Tuesday, June 21, 2016

Ave Maria VII: Barcelona & Montserrat


Breakfast at Tryp Apolo was not disappointing with a wide range of cold cuts, breads and cheeses. Met our local guide Gonzalos at the lobby. He was a funny and chatty fellow who had a decent Malay vocabulary. He took us on a walking tour of the old city walls, Columbus Monument, Maritime Museum and Ramblas de Mar, retracing our steps the night before. From the confines of the bus, we also spied Las Arenas, an old bullfighting ring turned shopping mall. Bullfights were banned in 2011, effectively ending 600 years of history.

Three Chimneys

Streets of Barcelona

Ramblas de Mar


Las Arenas

The Black Madonna of Montserrat (patron saint of Catalonia) was our first appointment of the day. Traveled 60 KM out to the mountains where we took the Aeri cable car up to the Benedictine monastery in the mountains. According to Gonzalos, the cable car was built by the Germans. He joked that the Spanish let the Germans work hard while the Spaniards had la siesta (afternoon nap). For some reason, the mountains of Montserrat has a peculiar shape, like petrified mounds of mud (geologist speak: a strikingly pink conglomerate, a form of sedimentary rock). Actually it looks more beautiful than it sounds.

Bridge to Aeri

Aeri Cable Car Station

The Mountain


Took a quick look around at the public areas and the atrium of the basilica. No sight of the Benedictine monks. Security was provided by watchful personnel on Segways. Walked past rows and rows of votive candles before arriving at a magnificent chapel right behind the famous Virgin of Montserrat or the Black Madonna. From where we were sitting, a window above altar revealed the back of the Black Madonna to us. As pilgrims and visitors streamed past we could see them touching the orb in Her hands. Black isn't the original colour according to restorers. They attributed the change due to prolonged exposure to candle smoke or a chemical reaction caused by a varnish.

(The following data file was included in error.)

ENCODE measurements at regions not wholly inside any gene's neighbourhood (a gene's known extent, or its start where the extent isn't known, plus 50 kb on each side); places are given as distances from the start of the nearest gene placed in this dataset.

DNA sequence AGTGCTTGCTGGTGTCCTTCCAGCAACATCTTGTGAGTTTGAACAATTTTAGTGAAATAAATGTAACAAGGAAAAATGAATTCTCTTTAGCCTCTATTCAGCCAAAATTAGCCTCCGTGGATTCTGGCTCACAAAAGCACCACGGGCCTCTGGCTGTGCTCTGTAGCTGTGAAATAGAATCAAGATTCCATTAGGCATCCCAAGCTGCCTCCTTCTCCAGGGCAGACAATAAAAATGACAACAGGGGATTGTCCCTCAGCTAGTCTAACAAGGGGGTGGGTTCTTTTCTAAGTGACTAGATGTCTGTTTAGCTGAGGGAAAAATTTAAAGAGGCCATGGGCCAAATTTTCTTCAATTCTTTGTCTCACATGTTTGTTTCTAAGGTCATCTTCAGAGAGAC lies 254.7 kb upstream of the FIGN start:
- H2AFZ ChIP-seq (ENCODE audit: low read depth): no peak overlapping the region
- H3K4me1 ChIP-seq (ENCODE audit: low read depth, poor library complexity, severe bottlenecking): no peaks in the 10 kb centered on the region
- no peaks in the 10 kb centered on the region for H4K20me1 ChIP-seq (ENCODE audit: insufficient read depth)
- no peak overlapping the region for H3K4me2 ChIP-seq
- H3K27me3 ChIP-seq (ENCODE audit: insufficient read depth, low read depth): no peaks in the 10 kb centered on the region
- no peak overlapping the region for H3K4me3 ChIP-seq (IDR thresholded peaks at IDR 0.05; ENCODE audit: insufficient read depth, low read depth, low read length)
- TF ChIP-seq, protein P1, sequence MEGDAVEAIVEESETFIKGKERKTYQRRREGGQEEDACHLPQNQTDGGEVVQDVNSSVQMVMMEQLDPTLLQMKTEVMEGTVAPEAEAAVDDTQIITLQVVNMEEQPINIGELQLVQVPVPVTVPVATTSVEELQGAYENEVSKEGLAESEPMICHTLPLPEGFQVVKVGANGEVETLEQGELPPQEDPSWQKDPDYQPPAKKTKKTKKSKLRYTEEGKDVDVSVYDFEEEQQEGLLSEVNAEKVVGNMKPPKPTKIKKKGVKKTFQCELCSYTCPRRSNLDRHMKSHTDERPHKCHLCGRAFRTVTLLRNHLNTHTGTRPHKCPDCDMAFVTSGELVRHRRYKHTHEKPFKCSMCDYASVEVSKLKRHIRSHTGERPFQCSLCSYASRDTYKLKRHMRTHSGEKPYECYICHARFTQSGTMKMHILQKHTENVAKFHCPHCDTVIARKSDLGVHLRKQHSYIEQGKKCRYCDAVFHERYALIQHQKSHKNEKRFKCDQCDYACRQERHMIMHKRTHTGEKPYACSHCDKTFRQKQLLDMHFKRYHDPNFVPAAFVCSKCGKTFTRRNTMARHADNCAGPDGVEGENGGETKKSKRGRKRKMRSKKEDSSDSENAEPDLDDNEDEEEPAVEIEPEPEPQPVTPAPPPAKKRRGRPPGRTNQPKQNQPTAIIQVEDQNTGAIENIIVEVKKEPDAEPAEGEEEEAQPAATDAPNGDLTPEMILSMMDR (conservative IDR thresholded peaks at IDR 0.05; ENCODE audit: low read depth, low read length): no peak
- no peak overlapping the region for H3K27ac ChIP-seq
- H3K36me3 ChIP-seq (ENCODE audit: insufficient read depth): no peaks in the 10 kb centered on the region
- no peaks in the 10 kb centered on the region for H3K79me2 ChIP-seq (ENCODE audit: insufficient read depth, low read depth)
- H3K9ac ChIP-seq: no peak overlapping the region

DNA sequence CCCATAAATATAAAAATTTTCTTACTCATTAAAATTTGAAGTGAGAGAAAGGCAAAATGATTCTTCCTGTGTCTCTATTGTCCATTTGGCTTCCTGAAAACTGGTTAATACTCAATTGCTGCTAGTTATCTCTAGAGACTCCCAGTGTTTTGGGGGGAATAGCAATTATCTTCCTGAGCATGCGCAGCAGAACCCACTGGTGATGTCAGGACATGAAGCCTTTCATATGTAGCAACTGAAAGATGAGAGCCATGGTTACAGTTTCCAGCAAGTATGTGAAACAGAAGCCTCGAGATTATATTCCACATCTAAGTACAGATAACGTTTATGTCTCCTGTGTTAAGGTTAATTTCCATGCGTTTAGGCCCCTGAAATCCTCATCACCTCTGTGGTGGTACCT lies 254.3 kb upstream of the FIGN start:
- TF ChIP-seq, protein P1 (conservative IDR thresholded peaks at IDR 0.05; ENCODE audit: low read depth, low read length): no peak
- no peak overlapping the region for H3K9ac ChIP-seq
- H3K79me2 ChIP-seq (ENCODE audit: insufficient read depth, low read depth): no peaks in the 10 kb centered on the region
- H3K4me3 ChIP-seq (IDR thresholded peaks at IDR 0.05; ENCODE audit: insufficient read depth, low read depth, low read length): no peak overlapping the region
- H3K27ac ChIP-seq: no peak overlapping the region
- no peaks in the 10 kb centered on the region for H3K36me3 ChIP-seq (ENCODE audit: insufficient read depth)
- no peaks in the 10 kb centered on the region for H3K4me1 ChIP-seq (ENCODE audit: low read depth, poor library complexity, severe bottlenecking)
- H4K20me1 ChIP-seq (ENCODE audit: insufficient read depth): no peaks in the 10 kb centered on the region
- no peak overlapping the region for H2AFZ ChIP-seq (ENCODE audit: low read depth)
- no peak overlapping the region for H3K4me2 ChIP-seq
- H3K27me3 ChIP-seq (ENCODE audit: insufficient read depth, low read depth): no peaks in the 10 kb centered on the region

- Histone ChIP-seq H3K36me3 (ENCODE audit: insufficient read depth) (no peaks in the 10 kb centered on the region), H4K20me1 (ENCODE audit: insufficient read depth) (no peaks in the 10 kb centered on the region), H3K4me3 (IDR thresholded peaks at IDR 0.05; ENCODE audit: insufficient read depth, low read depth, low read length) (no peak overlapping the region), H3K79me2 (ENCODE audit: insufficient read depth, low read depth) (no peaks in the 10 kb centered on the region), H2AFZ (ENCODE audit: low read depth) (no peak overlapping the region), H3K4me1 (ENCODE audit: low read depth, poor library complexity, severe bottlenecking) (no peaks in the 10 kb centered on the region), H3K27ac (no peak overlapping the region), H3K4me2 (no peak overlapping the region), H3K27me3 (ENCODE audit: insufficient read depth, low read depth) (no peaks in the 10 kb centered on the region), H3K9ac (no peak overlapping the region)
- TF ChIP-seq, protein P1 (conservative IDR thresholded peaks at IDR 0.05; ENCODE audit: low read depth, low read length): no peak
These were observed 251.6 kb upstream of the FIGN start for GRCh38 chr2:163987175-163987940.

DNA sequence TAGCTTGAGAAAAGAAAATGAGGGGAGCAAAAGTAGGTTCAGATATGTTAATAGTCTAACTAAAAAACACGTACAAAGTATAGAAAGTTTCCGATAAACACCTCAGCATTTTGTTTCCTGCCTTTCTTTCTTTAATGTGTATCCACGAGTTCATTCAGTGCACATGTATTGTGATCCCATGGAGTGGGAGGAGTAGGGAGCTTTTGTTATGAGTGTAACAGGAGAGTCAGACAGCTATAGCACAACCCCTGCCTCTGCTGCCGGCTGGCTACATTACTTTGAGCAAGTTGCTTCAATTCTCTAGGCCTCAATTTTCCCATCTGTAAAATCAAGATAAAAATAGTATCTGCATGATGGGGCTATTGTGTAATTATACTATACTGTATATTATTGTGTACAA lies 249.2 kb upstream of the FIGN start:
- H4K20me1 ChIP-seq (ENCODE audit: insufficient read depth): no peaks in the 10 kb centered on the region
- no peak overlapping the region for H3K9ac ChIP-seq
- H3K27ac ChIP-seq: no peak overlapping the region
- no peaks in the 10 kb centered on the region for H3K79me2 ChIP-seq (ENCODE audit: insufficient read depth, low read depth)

On Montserrat

Cross on the Mountain


Benedictine Monastery

Benedictine Monastery


Our turn came once the private mass ended. Every visitor and pilgrim had only a few seconds (enough time for a tenth of a Hail Mary?) with the Black Madonna, framed in an ornate window. Below us, a mass was in progress with the accompaniment of the famous boys choir, the Escolania. A waste that we didn't have the time to take a better look around the basilica.

Votive Candles



Bid the Black Madonna adieu and rushed to our buffet lunch at an underground cafeteria. Although it looked like a mess hall, the food quality was great. Loved the freshly-grilled salmon, sea bream, pork sausage and chicken. Other interesting stuff on their spread included grilled artichokes and gazpacho, a cold vegetable soup. Time wasn't on our side. No time for a second helping! Had to rush off to the next destination-- Sagrada Familia.

Hugging the Cliff

Compared to my last visit, there was some progress at the basilica (and I felt that there was heightened security). The tour guide said that the construction was going at a good pace and should be finished in time for Gaudi's 100th death anniversary in 2026. Wonder if they can really finish the remaining ten towers by then. Seems like a lot of work.

Passion Facade

Gaudi Ceiling


Gaudi Style

Our day tour ended outside of Casa Mila, where we had an hour to stroll around Passeig De Gràcia to admire how Burberry charges EUR3,600 for a handbag. Afterwards, dinner was at a Chinese restaurant where the owner spoke Cantonese. Adorning the walls of the restaurant was photos of veteran Hong Kong celebrities like Patrick Tze, Wu Fung and Sit Kar Yin. That night we had a drinking session at the hotel with two leftover bottles of wine from lunch.

La Pedrera

1 comment:

Derek said...

This is one of the places to go when we were in Barcelona ... but tak jadi.